Educating doctors about best practices for prescribing pain medication has been proven to curb prescription drug misuse, yet time and cost constraints keep many physicians from accessing such training. To ensure clinicians receive this education and to help curb Indiana’s opioid epidemic, state medical leaders are launching a comprehensive medical education program focused on best practices for prescribing opioids and treating patients who suffer from pain.

The Richard M. Fairbanks Foundation has awarded $230,000 to fund the program, which the Indiana State Medical Association (ISMA) will launch later this year as the first of its kind in the state. ISMA will offer the opioid-prescribing courses to Indiana’s thousands of doctors, nurse practitioners, physician assistants and registered nurses, using content developed with partners such as the Indiana Hospital Association, specialty societies and health systems. The material will be based on best practices and customized for different medical specialties.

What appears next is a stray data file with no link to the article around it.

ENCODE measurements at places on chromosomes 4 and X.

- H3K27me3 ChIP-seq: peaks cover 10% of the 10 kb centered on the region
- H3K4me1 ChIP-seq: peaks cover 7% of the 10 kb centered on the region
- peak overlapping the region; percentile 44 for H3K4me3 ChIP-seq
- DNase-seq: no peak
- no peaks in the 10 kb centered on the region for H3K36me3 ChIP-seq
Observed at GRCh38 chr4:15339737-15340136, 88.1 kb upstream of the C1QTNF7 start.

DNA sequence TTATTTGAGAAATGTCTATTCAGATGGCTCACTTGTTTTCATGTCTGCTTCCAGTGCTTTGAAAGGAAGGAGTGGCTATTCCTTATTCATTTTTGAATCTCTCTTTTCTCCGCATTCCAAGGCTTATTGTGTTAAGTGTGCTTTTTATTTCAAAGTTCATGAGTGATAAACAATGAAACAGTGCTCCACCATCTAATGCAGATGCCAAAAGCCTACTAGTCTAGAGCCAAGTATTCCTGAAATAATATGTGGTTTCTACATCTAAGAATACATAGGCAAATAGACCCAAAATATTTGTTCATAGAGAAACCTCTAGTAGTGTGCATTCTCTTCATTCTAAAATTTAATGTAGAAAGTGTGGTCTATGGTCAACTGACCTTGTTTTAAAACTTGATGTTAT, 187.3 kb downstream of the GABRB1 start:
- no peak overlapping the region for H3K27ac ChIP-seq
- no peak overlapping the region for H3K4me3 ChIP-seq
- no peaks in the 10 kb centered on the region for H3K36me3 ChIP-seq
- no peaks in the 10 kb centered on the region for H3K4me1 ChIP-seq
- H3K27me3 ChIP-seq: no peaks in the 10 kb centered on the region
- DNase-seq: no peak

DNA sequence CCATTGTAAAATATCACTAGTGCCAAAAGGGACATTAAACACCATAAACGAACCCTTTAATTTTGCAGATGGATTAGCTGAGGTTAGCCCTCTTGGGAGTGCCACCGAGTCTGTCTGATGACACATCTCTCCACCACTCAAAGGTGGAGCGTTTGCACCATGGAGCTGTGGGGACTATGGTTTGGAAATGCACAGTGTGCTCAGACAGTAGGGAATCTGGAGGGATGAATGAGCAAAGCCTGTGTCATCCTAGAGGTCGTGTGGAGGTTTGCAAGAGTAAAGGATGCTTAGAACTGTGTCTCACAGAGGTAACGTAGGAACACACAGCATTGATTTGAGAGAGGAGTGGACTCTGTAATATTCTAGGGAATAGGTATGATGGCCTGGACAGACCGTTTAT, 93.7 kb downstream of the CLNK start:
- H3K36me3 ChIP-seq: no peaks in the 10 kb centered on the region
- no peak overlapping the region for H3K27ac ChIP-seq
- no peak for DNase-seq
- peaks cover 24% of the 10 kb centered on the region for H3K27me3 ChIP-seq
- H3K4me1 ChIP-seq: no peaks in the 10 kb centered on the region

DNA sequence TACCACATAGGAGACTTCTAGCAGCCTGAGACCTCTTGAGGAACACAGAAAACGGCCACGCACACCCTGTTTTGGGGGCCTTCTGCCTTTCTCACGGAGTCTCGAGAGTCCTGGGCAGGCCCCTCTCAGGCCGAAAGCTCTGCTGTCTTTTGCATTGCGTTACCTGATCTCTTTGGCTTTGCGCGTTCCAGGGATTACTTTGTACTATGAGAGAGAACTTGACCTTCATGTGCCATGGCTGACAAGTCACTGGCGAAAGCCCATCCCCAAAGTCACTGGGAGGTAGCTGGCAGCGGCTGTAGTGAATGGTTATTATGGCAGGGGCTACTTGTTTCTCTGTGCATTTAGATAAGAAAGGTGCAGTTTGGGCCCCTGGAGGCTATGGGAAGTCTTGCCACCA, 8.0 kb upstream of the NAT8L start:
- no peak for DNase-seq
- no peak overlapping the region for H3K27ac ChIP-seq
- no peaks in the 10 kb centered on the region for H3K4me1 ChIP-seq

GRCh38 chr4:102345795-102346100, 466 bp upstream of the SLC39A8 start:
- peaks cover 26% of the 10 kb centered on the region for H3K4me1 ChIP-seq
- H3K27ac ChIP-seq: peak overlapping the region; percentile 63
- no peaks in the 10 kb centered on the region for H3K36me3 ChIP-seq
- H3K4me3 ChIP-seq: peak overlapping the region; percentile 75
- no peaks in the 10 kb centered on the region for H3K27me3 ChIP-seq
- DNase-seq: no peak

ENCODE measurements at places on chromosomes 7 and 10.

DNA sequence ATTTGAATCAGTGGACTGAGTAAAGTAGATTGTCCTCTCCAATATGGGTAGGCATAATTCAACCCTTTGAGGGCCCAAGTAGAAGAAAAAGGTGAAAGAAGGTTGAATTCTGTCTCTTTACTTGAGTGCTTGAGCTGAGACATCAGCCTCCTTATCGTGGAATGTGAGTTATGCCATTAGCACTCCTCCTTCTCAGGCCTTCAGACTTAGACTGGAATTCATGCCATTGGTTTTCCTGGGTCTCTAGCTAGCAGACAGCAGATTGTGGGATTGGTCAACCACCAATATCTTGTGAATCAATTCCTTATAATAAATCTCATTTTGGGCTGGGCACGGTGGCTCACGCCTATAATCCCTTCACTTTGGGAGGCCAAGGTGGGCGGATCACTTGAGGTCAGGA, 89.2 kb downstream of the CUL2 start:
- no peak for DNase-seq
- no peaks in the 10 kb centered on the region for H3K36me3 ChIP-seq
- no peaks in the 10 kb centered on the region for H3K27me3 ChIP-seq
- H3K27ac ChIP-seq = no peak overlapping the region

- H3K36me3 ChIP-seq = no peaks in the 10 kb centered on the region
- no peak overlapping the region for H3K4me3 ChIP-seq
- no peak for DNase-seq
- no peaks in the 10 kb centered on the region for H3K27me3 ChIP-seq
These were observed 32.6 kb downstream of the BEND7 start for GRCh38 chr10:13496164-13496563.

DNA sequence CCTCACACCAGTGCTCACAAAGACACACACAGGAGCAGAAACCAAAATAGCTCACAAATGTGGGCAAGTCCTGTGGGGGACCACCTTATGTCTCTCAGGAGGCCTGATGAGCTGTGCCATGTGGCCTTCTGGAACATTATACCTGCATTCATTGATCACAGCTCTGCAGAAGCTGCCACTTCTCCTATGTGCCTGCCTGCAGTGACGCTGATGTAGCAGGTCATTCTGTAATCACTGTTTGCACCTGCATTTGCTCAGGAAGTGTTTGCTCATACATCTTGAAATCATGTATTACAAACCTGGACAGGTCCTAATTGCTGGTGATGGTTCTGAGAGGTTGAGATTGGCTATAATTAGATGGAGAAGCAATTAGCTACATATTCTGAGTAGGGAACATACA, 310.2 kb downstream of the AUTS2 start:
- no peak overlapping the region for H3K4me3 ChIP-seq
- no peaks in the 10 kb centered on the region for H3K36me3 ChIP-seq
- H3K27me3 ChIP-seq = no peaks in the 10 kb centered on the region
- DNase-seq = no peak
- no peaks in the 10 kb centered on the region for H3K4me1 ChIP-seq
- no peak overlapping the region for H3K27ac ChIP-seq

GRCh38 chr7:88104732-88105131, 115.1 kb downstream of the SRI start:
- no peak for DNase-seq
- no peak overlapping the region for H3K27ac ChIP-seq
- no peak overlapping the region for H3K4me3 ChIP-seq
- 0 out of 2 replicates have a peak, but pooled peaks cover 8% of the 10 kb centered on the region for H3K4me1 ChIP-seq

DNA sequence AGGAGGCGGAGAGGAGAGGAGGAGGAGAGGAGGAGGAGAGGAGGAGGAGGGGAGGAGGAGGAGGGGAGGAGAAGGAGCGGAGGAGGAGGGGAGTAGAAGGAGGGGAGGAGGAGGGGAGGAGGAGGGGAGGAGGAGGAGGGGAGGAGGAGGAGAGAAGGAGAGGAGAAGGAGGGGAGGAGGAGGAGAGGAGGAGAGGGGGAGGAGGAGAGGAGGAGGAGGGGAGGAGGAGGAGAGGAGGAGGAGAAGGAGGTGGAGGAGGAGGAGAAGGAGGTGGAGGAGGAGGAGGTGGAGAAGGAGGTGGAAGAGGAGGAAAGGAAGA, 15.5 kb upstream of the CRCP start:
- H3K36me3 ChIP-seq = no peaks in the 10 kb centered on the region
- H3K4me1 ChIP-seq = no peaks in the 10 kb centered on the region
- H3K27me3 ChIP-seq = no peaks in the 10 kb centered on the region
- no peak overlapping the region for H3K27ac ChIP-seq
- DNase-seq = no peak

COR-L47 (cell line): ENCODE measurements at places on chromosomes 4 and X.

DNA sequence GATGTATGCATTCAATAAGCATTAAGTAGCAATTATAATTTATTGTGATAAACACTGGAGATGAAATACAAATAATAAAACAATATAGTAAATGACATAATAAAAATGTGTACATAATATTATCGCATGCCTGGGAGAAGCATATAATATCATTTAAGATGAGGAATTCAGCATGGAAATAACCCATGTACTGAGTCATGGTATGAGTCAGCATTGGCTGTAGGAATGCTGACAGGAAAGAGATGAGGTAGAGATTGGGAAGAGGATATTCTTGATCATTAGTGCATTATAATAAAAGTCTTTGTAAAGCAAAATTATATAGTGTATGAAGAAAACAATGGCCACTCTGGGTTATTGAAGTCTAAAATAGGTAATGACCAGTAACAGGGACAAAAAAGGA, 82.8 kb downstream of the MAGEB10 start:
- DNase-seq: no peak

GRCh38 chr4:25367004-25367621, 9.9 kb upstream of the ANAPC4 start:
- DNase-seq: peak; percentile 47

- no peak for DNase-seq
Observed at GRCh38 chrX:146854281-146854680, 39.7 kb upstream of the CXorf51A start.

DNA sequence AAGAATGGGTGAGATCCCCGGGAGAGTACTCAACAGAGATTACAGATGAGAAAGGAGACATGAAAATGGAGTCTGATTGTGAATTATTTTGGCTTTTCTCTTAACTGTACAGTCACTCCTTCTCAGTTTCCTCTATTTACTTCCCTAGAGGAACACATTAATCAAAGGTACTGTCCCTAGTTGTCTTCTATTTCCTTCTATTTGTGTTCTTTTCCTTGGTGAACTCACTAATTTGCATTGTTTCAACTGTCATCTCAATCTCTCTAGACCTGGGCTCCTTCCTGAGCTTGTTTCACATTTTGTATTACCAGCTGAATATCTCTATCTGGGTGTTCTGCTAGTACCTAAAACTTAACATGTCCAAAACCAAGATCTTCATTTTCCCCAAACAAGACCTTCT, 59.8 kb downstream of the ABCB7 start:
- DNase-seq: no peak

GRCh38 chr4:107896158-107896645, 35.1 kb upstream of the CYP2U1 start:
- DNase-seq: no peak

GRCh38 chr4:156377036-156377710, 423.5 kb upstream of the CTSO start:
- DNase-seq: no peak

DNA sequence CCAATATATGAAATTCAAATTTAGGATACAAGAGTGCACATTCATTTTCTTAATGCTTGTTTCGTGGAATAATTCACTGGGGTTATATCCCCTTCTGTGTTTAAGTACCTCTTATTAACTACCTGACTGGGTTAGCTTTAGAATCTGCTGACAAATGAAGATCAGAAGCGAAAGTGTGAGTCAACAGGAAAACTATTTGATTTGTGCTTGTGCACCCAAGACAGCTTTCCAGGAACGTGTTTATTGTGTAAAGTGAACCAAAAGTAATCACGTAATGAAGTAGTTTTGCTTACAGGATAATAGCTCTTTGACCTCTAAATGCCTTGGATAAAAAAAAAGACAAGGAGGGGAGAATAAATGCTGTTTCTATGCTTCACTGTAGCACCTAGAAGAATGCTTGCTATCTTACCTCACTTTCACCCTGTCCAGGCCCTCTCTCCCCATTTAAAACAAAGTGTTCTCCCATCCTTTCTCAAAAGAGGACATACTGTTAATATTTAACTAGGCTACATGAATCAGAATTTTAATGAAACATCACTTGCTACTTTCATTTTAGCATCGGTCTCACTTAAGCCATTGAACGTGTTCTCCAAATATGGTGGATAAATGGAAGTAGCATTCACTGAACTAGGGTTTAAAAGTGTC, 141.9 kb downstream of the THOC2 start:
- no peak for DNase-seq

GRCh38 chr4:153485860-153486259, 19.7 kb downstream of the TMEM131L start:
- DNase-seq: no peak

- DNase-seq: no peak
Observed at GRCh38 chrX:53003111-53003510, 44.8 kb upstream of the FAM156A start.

The innovative program received local, regional and national media coverage via:

ISMA’s mobile app will break down barriers to access and will ensure doctors receive the most current information. It is among the first technology-based education programs focused exclusively on opioid prescribing for physicians and other providers in Indiana.